Well, the 12th National Nikkei/Japanese-Mexican Convention is coming to a close. Events included the election of “Miss Nikkei,” a dozen or so incredible conferences, an early morning dance on the beach combining traditional Japanese buyo and Aztec dancing—to symbolize the Mexican-Japanese mix. We had kimono, happi and hakama, t-shirts with the Mazatlán deer sketched in kanji characters, origami paper folding and shoudo calligraphy, and a terrific, quite large ikebana/flower arranging display. Kudos to the unbelievable Esperanza Kasuga and all the convention organizers, staff, and volunteers!!!! お疲れさまです！！！！Over 400 people registered for the full convention, and thousands of people attended the events this week, commemorating 400 years of Mexico-Japan relations.
It was wonderful to meet so many people who were so thrilled to meet others with whom they share so much in common, and great to learn more of the history of Japanese people in Sinaloa and in Mexico. I met Mrs. Nakamichi, for example, who was joyfully proud to tell me about her grandfather (speaking in the video below, in front of a photo of her grandfather):
I was especially psyched to learn that kamaboko, traditional Japanese fish cake, is made right here in Mazatlán! How could I have lived here six years and not known that?! I am told I can buy it at Ricamar, which is on the right side as you head to the airport, just past Café Marino. Yippeee!!!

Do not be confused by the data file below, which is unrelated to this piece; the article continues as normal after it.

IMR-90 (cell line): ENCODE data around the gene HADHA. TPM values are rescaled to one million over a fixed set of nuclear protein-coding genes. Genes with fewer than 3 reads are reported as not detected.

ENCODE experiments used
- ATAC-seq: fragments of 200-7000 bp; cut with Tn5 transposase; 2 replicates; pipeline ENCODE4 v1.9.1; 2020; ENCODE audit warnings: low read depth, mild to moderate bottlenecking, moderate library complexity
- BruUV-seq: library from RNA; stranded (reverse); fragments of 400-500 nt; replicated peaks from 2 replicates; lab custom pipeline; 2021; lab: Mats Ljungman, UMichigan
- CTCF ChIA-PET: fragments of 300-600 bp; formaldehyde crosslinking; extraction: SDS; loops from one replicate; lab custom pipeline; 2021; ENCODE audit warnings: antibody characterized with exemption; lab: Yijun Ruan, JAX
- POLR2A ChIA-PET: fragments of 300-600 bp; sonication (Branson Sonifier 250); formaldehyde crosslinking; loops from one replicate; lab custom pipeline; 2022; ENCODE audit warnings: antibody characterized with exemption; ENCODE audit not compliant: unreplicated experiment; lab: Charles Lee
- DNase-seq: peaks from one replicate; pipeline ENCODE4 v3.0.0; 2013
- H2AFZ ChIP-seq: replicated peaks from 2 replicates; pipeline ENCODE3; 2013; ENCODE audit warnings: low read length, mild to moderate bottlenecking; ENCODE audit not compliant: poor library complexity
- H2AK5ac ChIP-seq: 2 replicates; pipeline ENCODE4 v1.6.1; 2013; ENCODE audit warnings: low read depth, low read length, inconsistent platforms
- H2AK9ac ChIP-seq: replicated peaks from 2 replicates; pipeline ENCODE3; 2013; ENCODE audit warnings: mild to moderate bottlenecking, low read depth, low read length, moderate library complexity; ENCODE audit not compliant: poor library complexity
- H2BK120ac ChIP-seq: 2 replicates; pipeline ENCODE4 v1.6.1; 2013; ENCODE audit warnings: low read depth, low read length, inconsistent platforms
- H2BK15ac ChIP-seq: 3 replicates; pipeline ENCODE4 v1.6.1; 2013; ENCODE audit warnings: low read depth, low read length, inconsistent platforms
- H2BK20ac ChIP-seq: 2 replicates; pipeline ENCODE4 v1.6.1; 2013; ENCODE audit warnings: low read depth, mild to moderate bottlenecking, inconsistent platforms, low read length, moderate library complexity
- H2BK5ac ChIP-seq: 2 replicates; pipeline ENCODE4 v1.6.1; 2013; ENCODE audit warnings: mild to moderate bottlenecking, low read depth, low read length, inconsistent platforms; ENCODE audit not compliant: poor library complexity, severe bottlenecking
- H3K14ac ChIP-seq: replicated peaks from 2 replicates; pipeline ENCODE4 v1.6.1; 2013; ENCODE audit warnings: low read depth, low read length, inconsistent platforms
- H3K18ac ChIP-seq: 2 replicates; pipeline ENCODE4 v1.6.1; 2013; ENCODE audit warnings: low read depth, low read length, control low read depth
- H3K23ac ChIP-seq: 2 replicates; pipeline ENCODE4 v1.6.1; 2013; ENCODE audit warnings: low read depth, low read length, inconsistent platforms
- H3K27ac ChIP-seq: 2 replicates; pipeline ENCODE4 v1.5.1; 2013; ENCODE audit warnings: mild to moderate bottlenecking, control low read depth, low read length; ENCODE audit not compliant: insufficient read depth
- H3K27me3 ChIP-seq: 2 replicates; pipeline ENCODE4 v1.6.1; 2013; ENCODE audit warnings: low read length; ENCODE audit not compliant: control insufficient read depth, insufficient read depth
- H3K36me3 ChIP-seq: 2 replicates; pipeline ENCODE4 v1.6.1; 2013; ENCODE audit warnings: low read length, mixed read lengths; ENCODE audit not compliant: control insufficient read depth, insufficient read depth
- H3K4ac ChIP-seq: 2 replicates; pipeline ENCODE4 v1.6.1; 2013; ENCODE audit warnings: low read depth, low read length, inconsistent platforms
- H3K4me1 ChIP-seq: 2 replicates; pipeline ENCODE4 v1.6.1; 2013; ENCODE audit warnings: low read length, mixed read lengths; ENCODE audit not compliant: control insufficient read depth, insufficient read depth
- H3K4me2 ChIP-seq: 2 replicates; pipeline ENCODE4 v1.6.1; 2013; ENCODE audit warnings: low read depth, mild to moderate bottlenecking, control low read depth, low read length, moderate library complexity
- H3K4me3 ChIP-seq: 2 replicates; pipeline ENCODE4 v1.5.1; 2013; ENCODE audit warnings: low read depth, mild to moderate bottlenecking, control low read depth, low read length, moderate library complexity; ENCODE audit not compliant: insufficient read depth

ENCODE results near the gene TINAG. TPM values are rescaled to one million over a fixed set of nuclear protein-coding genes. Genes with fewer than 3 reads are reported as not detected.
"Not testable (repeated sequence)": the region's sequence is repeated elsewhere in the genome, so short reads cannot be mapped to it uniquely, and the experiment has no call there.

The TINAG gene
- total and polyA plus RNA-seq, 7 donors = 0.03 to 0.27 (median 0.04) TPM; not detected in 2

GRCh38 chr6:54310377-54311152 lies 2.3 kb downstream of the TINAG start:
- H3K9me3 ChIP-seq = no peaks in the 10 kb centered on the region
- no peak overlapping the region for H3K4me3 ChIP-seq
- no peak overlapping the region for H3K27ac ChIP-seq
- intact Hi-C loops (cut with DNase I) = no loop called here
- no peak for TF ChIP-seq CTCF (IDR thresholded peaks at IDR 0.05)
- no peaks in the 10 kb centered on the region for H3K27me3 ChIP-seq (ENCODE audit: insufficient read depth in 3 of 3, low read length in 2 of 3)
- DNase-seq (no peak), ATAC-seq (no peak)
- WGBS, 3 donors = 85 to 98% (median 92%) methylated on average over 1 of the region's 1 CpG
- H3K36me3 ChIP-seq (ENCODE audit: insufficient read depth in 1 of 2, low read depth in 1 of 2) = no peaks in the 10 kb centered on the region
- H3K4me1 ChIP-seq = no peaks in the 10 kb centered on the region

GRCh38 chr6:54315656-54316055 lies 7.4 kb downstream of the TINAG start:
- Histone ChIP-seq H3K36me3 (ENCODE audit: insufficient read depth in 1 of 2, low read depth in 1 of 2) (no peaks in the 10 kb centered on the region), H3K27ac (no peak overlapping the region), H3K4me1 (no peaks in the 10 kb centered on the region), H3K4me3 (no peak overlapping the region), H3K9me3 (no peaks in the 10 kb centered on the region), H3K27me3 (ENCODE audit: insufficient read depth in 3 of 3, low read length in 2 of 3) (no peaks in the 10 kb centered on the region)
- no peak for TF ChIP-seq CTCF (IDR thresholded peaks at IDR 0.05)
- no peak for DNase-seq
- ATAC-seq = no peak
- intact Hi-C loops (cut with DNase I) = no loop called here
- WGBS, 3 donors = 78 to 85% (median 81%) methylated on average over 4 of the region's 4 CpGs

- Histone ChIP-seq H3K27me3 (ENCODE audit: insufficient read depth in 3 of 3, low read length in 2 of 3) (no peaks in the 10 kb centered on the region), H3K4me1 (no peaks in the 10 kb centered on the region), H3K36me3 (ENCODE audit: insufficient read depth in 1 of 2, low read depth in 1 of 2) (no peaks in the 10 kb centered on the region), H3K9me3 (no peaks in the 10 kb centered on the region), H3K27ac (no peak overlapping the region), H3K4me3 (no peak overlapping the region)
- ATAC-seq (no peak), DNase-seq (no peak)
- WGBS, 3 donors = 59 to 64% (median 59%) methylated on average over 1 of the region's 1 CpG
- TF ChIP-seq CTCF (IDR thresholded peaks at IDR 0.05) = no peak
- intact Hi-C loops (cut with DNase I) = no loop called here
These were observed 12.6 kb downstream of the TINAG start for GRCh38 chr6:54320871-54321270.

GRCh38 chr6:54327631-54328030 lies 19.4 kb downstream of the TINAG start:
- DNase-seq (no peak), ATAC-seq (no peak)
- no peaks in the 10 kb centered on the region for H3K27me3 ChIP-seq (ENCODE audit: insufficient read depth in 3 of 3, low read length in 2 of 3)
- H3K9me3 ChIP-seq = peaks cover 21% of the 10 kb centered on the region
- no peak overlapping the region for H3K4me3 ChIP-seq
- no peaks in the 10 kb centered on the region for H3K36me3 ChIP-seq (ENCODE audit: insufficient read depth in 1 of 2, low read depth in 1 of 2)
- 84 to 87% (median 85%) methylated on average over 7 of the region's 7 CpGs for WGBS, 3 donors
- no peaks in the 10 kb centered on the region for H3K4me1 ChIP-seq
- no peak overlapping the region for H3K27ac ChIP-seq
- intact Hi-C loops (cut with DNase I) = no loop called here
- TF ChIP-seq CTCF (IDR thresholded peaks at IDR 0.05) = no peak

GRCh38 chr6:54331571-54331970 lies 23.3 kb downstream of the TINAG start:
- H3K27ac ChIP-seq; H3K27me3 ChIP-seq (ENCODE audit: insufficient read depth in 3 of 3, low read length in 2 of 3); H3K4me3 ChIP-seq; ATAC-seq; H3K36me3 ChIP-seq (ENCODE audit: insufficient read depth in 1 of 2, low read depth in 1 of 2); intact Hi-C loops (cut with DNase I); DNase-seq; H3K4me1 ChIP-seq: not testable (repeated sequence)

I loved the simple graphic below, outlining the first voyage of Japanese people to Mexico, then to Europe, and back again. Hasekura sure had perseverance and an adventurous spirit, as did Japan’s first immigrants to Mexico.
I was privileged to meet Hirofumi Nakasone, the Japanese Senator from Gumma Prefecture and former Minister of Foreign Affairs as well as Minister of Education (I met his father, the Prime Minister, years ago and immediately noted the family resemblance), along with Shuichiro Megata, Japanese Ambassador to Mexico, in Casa Haas at the opening of the historical photo exhibit on Friday.
My friend Joaquin Hernández showed us a few volumes from his astounding book collection, and I absolutely fell in love with this wood block print of Mazatlán. We are blessed with so many incredible intellectuals and all-around terrific people here, I am consistently amazed.
The photo exhibit at Casa Haas will be open for two or three more weeks, I am told, so do not miss it. In the rear room is a film made by a Japanese-Mexican woman from El Rosario, Sachiko Uzeta Amano, entitled, Del Otro Lado del Mar. The film was made in 1997 to commemorate the 100th anniversary of the arrival of Japan’s first immigrants to Mexico, and discusses their descendants cultural integration into Mexico and preservation of their Japanese heritage. I’ll have to go back in order to watch the whole thing. Seeing traditional Japanese festival accoutrements alongside the Virgen de Guadalupe sort of blew my mind!
Below is a highlight reel of Friday night’s Nikkei Convention concert in the Angela Peralta Theater, with interview from baritone Adán Pérez.